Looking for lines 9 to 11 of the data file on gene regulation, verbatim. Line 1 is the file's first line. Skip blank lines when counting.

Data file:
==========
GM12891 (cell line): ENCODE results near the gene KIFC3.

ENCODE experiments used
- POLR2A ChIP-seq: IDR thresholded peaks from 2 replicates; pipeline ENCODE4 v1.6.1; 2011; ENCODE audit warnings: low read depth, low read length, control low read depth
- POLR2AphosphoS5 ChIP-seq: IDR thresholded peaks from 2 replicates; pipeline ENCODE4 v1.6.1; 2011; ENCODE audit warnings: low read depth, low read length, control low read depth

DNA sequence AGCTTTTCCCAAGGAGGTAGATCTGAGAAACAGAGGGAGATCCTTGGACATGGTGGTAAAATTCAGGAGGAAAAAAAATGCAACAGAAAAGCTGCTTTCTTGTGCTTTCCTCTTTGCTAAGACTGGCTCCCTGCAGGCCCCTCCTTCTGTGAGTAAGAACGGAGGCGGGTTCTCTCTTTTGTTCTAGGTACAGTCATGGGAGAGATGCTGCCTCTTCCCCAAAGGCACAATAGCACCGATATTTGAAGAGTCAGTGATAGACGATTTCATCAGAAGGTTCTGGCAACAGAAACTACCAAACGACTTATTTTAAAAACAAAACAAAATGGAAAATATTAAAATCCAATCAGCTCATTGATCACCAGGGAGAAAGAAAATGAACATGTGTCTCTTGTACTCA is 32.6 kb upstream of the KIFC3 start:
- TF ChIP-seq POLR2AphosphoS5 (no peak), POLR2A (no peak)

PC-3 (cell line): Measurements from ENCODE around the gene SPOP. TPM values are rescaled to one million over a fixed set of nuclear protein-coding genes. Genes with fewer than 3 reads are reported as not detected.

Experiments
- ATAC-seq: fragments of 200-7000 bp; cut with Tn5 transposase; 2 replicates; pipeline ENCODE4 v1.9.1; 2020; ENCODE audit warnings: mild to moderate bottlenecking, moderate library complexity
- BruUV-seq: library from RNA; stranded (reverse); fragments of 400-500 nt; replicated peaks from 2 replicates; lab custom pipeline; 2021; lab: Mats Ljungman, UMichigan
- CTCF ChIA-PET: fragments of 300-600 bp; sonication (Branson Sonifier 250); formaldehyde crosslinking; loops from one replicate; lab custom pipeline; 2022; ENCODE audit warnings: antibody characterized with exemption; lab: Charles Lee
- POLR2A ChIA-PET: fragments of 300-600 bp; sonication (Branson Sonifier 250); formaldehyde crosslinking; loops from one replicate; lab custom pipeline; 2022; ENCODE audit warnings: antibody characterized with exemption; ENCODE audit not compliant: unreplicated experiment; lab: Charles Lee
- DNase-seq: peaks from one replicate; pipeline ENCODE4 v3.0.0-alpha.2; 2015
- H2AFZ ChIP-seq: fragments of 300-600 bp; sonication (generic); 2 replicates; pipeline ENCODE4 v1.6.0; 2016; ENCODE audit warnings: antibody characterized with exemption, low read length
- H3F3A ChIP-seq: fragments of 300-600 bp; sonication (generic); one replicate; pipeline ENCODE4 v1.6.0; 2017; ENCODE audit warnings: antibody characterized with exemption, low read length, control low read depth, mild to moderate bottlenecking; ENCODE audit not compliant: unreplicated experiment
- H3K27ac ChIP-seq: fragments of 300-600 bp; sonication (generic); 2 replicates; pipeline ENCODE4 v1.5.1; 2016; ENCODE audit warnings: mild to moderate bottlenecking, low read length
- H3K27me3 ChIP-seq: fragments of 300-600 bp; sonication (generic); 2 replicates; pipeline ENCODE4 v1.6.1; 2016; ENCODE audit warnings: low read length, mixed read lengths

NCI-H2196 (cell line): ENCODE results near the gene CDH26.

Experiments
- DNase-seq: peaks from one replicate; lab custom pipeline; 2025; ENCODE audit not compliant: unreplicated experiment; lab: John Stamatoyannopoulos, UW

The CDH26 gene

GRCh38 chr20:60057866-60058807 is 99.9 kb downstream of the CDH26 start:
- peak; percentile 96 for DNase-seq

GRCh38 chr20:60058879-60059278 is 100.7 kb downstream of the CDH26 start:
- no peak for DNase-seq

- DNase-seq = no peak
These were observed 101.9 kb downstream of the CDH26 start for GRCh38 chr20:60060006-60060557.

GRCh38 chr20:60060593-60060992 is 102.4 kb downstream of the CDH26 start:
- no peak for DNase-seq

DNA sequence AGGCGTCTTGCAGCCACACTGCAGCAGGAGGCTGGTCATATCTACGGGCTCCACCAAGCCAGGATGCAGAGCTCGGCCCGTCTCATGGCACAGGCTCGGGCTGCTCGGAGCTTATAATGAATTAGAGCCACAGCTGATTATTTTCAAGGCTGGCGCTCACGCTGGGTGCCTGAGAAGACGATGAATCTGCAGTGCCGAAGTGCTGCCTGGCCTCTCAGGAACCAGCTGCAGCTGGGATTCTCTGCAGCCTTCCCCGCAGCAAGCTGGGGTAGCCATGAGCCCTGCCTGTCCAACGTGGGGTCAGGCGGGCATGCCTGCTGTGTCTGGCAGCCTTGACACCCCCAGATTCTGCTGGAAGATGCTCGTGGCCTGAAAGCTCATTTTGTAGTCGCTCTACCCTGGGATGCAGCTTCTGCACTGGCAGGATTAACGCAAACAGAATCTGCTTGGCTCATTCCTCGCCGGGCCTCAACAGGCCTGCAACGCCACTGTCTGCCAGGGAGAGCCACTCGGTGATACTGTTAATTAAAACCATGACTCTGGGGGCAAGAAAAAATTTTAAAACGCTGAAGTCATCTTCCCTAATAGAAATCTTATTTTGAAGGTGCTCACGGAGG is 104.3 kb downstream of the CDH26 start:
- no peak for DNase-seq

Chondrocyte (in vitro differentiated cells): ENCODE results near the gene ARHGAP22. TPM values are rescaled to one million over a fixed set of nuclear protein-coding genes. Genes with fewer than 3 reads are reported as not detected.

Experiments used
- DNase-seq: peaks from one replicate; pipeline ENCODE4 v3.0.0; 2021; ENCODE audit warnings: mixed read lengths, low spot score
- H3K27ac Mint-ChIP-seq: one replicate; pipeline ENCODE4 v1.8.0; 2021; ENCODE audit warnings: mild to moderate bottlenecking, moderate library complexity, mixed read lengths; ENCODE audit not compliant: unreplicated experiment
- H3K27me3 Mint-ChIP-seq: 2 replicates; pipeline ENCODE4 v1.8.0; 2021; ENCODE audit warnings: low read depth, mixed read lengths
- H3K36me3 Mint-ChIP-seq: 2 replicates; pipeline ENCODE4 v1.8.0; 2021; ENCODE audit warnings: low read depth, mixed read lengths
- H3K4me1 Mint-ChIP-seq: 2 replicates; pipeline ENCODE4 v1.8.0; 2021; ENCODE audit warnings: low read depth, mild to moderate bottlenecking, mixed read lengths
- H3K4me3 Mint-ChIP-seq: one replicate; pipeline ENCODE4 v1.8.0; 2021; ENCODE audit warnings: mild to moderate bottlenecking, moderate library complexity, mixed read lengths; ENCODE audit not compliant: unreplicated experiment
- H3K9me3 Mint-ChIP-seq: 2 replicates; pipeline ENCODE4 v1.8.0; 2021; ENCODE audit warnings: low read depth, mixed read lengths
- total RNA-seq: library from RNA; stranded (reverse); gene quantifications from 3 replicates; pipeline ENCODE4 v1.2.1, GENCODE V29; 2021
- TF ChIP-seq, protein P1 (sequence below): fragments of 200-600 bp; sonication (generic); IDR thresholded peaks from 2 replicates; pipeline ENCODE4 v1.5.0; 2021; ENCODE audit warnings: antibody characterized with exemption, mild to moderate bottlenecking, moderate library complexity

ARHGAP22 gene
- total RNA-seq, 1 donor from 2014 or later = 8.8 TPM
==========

- ATAC-seq: fragments of 200-7000 bp; cut with Tn5 transposase; 2 replicates; pipeline ENCODE4 v1.9.1; 2020; ENCODE audit warnings: mild to moderate bottlenecking, moderate library complexity
- BruUV-seq: library from RNA; stranded (reverse); fragments of 400-500 nt; replicated peaks from 2 replicates; lab custom pipeline; 2021; lab: Mats Ljungman, UMichigan
- CTCF ChIA-PET: fragments of 300-600 bp; sonication (Branson Sonifier 250); formaldehyde crosslinking; loops from one replicate; lab custom pipeline; 2022; ENCODE audit warnings: antibody characterized with exemption; lab: Charles Lee